The renaissance of English music goes on unabated and this issue is a testament to the advocacy of the small private companies towards this particular musical heritage. York Bowen was born in London in 1884 and enjoyed an excellent reputation in his day and he was also highly regarded and supported by such prominent characters as Henry Wood and Hans Richter. His output is very notable particularly in the piano and chamber fields. He also composed quite a fair amount of symphonic works including 4 symphonies, the alst of which existed only in short score.
A landmark in Bowen's career was the first ever recording of Beethoven's Piano Concerto #4 made in 1926. Bit by bit though, his music started to fall out of fashion and by the time of his death in 1961, he was largely forgotten. It is only of late that his wonderful music is re-emerging again and this Viola Concerto is a most welcome discovery which will certainly do no harm to Bowen's reputation.
The Concerto is written on an expansive scale and has moments of extreme virtuosity complimented by dramatic orchestral 'tutti'. The Andante Cantabile amply betrays Bowen's good nature and his innate penchant for sweet songlike tunes, while the Allegro scherzando reveals the composer in a mature and witty light. A very rare but brilliant work written in celebration of the 'viola as a virtuoso'.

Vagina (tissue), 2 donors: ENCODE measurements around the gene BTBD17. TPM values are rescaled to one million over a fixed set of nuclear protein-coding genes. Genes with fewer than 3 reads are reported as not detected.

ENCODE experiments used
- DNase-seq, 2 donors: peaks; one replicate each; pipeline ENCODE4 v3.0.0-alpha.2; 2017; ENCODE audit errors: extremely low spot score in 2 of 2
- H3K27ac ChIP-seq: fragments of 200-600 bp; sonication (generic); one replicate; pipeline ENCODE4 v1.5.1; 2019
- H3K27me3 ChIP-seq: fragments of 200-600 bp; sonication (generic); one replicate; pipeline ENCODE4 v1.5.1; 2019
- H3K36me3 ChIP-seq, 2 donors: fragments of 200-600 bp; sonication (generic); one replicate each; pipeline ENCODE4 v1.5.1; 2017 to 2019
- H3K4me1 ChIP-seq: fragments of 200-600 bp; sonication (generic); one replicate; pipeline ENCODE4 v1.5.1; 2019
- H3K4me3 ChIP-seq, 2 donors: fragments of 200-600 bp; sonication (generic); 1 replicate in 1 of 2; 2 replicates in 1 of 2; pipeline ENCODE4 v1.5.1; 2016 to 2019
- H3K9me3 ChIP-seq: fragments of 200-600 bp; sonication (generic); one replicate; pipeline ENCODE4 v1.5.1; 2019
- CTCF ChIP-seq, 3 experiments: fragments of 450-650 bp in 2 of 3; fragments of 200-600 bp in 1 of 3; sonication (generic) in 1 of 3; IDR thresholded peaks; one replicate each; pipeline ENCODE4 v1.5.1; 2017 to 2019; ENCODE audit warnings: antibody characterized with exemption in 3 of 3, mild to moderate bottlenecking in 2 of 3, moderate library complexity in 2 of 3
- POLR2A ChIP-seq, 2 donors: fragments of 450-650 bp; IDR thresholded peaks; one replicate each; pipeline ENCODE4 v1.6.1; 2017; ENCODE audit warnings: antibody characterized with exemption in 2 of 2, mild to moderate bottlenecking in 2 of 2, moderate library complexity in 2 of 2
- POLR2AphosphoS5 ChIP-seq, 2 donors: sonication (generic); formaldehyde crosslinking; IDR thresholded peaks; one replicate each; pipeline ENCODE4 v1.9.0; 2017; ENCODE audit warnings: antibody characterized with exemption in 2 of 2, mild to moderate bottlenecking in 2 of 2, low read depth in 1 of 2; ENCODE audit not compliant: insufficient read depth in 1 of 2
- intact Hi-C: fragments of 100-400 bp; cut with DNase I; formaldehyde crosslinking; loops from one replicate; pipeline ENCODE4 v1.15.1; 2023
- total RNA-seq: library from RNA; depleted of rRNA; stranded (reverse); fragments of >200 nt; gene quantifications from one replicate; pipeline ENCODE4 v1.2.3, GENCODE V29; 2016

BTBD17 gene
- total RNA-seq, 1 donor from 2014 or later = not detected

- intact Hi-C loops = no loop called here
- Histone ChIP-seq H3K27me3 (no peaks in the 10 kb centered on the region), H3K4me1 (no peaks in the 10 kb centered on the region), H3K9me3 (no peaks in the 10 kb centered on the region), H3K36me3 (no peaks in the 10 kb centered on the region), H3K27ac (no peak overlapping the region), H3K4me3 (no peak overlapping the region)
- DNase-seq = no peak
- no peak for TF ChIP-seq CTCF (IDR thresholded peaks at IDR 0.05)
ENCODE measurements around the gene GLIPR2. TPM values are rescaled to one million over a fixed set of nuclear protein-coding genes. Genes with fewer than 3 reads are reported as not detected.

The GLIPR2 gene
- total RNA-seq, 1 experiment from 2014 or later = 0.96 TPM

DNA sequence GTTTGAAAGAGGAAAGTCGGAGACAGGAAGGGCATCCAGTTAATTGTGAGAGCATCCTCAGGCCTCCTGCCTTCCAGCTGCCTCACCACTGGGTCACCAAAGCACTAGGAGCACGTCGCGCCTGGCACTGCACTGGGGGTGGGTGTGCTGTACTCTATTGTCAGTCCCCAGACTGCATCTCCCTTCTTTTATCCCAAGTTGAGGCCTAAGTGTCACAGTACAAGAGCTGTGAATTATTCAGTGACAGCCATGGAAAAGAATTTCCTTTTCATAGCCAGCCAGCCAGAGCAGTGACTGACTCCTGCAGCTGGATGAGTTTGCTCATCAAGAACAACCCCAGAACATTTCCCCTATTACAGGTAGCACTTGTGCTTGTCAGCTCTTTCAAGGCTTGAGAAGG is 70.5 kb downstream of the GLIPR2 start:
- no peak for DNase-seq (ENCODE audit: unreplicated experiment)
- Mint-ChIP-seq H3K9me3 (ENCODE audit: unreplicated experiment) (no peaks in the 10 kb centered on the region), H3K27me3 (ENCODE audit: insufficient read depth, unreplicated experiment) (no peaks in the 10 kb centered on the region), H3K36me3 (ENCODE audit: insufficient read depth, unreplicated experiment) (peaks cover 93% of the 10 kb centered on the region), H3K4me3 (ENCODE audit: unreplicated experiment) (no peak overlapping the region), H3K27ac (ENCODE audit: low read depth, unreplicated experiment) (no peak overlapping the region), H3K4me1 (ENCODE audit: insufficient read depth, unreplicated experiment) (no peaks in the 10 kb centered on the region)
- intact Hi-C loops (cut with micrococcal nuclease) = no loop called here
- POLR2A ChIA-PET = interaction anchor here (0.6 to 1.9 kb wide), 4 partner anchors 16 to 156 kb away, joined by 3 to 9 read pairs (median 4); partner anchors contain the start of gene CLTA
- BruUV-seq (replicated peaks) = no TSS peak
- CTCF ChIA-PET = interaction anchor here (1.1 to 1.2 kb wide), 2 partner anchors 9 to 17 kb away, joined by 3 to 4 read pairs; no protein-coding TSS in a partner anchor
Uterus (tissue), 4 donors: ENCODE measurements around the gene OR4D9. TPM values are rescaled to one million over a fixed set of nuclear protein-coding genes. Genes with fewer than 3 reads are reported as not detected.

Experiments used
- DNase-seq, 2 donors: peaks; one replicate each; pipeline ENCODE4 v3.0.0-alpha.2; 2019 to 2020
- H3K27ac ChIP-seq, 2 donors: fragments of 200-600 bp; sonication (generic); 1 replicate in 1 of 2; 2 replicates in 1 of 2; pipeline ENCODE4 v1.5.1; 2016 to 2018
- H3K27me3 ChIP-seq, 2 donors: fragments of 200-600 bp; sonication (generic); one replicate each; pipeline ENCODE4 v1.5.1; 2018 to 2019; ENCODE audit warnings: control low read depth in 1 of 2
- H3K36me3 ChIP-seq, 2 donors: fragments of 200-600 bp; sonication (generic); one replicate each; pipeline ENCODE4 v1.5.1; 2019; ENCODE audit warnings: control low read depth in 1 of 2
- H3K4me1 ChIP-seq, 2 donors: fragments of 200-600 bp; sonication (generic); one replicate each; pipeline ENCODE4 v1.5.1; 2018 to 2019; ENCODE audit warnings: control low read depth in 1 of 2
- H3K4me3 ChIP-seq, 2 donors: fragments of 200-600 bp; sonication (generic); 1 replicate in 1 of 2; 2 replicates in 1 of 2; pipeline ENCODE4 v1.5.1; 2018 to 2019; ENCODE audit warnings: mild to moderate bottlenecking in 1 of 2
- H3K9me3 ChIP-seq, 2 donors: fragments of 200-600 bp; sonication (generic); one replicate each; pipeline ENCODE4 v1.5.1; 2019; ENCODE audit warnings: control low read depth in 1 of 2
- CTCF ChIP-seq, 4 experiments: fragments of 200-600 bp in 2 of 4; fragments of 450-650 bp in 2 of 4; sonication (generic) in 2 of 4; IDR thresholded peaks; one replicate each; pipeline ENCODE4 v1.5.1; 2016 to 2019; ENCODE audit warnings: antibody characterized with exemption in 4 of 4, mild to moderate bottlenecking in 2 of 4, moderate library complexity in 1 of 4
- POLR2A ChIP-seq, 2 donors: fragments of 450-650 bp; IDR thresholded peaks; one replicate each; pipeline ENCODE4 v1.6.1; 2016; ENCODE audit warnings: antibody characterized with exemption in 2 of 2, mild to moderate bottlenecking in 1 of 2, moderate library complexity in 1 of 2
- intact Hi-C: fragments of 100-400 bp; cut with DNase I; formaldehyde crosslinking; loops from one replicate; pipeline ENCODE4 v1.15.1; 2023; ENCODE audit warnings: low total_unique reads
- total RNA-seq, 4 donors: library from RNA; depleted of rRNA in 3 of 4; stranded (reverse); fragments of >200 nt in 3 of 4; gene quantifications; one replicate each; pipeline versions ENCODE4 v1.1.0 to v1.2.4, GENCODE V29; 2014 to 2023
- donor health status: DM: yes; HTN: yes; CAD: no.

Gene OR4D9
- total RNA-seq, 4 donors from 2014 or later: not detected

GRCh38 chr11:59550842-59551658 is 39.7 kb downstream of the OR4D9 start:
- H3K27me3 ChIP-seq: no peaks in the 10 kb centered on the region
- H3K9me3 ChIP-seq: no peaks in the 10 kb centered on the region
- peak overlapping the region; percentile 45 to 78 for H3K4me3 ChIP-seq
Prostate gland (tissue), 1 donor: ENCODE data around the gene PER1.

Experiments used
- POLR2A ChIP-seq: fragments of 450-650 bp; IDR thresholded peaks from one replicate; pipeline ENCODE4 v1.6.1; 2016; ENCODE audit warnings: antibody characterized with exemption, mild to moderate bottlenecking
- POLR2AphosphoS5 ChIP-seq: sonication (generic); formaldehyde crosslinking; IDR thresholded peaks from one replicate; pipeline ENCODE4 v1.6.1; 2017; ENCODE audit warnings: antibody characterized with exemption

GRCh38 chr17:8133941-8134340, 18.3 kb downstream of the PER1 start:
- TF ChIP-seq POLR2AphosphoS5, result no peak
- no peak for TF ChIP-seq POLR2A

Cecil Forsyth was born in Greenwich in 1870 and he is a complete novelty to me. His early career was as impressive as Bowen's but after this youthful promise, he emigrated to America in 1914 and died in New York in 1941. His compositions number many songs, two comic operas, some orchestral works, including the Concerto on this disc and a handful of instrumental miniatures. He also wrote several books on the diverse aspects of music.
This Viola Concerto was premièred on the 12th of September 1903 and is considered to be the first full scale Viola Concerto by a British composer. Contrary to Bowen's, his music never commanded a place of importance and after he went to America he was quickly forgotten. The concerto has a strongly lyrical solo part punctuated by powerful tunes that are thrown in between violin and orchestra, giving an overall impression of inexhaustible good humour.
Lawrence Power is a very young virtuoso (b. 1977) but from what I heard, his acute musical sense and disarming versatility have already attained levels of bewildering maturity. The performances he delivers are a testimony to his passion for the viola and string instruments in general. Martyn Brabbins and the BBC Scottish Symphony Orchestra give a polished performance and their support is both illuminative and sympathetic. A memorable disc that is enriched with excellent notes and feasty artwork.
Copyright © 2005, Gerald Fenech